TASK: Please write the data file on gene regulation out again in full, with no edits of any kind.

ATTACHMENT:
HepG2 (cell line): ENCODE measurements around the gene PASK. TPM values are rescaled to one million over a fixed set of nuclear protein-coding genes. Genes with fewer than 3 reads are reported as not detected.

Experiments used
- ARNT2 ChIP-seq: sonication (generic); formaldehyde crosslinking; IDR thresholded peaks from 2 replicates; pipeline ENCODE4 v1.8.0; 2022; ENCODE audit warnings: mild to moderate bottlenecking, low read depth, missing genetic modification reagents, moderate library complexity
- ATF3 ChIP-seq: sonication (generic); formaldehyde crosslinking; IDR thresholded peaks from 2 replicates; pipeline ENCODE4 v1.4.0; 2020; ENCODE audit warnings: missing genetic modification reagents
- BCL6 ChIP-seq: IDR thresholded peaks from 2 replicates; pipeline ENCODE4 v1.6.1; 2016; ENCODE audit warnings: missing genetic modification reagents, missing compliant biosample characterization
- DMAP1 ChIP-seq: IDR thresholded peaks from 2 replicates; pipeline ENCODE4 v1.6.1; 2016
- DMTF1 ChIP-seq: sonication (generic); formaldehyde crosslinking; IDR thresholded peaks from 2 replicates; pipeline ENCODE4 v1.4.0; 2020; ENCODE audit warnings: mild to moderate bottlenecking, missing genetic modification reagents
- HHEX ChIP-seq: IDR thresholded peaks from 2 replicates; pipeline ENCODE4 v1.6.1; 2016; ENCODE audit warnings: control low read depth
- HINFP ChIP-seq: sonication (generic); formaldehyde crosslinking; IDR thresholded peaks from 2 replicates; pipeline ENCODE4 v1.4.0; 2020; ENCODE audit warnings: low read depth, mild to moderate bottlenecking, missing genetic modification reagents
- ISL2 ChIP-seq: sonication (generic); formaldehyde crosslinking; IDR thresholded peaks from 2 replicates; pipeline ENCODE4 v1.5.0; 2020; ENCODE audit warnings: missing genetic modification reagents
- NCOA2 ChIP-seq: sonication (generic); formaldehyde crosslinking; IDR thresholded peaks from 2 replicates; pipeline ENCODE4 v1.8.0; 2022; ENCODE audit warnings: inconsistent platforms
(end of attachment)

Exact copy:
HepG2 (cell line): ENCODE measurements around the gene PASK. TPM values are rescaled to one million over a fixed set of nuclear protein-coding genes. Genes with fewer than 3 reads are reported as not detected.

Experiments used
- ARNT2 ChIP-seq: sonication (generic); formaldehyde crosslinking; IDR thresholded peaks from 2 replicates; pipeline ENCODE4 v1.8.0; 2022; ENCODE audit warnings: mild to moderate bottlenecking, low read depth, missing genetic modification reagents, moderate library complexity
- ATF3 ChIP-seq: sonication (generic); formaldehyde crosslinking; IDR thresholded peaks from 2 replicates; pipeline ENCODE4 v1.4.0; 2020; ENCODE audit warnings: missing genetic modification reagents
- BCL6 ChIP-seq: IDR thresholded peaks from 2 replicates; pipeline ENCODE4 v1.6.1; 2016; ENCODE audit warnings: missing genetic modification reagents, missing compliant biosample characterization
- DMAP1 ChIP-seq: IDR thresholded peaks from 2 replicates; pipeline ENCODE4 v1.6.1; 2016
- DMTF1 ChIP-seq: sonication (generic); formaldehyde crosslinking; IDR thresholded peaks from 2 replicates; pipeline ENCODE4 v1.4.0; 2020; ENCODE audit warnings: mild to moderate bottlenecking, missing genetic modification reagents
- HHEX ChIP-seq: IDR thresholded peaks from 2 replicates; pipeline ENCODE4 v1.6.1; 2016; ENCODE audit warnings: control low read depth
- HINFP ChIP-seq: sonication (generic); formaldehyde crosslinking; IDR thresholded peaks from 2 replicates; pipeline ENCODE4 v1.4.0; 2020; ENCODE audit warnings: low read depth, mild to moderate bottlenecking, missing genetic modification reagents
- ISL2 ChIP-seq: sonication (generic); formaldehyde crosslinking; IDR thresholded peaks from 2 replicates; pipeline ENCODE4 v1.5.0; 2020; ENCODE audit warnings: missing genetic modification reagents
- NCOA2 ChIP-seq: sonication (generic); formaldehyde crosslinking; IDR thresholded peaks from 2 replicates; pipeline ENCODE4 v1.8.0; 2022; ENCODE audit warnings: inconsistent platforms